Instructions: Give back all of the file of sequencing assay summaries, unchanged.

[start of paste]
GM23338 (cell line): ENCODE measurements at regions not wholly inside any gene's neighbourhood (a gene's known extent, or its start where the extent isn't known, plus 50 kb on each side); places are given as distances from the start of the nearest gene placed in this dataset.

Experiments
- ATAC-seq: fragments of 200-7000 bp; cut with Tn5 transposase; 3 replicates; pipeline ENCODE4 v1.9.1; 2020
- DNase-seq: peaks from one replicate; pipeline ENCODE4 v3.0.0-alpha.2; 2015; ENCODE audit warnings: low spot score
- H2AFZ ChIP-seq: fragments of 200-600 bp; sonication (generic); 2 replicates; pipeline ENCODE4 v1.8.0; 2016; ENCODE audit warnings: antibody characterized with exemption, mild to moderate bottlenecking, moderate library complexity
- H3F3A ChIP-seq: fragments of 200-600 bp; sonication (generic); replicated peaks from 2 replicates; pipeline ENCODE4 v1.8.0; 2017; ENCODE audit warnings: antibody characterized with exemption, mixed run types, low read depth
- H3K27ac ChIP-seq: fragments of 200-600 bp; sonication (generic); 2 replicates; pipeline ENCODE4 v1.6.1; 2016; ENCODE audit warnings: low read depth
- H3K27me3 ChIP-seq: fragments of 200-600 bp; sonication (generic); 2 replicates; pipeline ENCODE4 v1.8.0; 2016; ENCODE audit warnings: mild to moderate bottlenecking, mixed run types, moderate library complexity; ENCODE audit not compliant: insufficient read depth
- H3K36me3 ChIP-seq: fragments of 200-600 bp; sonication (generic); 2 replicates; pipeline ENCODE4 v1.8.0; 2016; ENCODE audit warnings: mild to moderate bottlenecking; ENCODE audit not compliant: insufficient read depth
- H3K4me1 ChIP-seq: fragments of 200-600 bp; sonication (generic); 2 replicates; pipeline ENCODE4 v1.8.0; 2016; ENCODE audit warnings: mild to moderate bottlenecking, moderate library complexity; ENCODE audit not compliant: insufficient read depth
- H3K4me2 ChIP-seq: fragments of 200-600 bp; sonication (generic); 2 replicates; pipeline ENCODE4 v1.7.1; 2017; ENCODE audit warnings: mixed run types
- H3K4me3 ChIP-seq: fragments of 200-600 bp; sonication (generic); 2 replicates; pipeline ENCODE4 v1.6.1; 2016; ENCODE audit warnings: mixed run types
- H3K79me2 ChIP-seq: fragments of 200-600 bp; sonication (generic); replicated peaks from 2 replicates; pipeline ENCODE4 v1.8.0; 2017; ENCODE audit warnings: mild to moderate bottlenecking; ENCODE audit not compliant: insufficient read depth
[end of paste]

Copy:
GM23338 (cell line): ENCODE measurements at regions not wholly inside any gene's neighbourhood (a gene's known extent, or its start where the extent isn't known, plus 50 kb on each side); places are given as distances from the start of the nearest gene placed in this dataset.

Experiments
- ATAC-seq: fragments of 200-7000 bp; cut with Tn5 transposase; 3 replicates; pipeline ENCODE4 v1.9.1; 2020
- DNase-seq: peaks from one replicate; pipeline ENCODE4 v3.0.0-alpha.2; 2015; ENCODE audit warnings: low spot score
- H2AFZ ChIP-seq: fragments of 200-600 bp; sonication (generic); 2 replicates; pipeline ENCODE4 v1.8.0; 2016; ENCODE audit warnings: antibody characterized with exemption, mild to moderate bottlenecking, moderate library complexity
- H3F3A ChIP-seq: fragments of 200-600 bp; sonication (generic); replicated peaks from 2 replicates; pipeline ENCODE4 v1.8.0; 2017; ENCODE audit warnings: antibody characterized with exemption, mixed run types, low read depth
- H3K27ac ChIP-seq: fragments of 200-600 bp; sonication (generic); 2 replicates; pipeline ENCODE4 v1.6.1; 2016; ENCODE audit warnings: low read depth
- H3K27me3 ChIP-seq: fragments of 200-600 bp; sonication (generic); 2 replicates; pipeline ENCODE4 v1.8.0; 2016; ENCODE audit warnings: mild to moderate bottlenecking, mixed run types, moderate library complexity; ENCODE audit not compliant: insufficient read depth
- H3K36me3 ChIP-seq: fragments of 200-600 bp; sonication (generic); 2 replicates; pipeline ENCODE4 v1.8.0; 2016; ENCODE audit warnings: mild to moderate bottlenecking; ENCODE audit not compliant: insufficient read depth
- H3K4me1 ChIP-seq: fragments of 200-600 bp; sonication (generic); 2 replicates; pipeline ENCODE4 v1.8.0; 2016; ENCODE audit warnings: mild to moderate bottlenecking, moderate library complexity; ENCODE audit not compliant: insufficient read depth
- H3K4me2 ChIP-seq: fragments of 200-600 bp; sonication (generic); 2 replicates; pipeline ENCODE4 v1.7.1; 2017; ENCODE audit warnings: mixed run types
- H3K4me3 ChIP-seq: fragments of 200-600 bp; sonication (generic); 2 replicates; pipeline ENCODE4 v1.6.1; 2016; ENCODE audit warnings: mixed run types
- H3K79me2 ChIP-seq: fragments of 200-600 bp; sonication (generic); replicated peaks from 2 replicates; pipeline ENCODE4 v1.8.0; 2017; ENCODE audit warnings: mild to moderate bottlenecking; ENCODE audit not compliant: insufficient read depth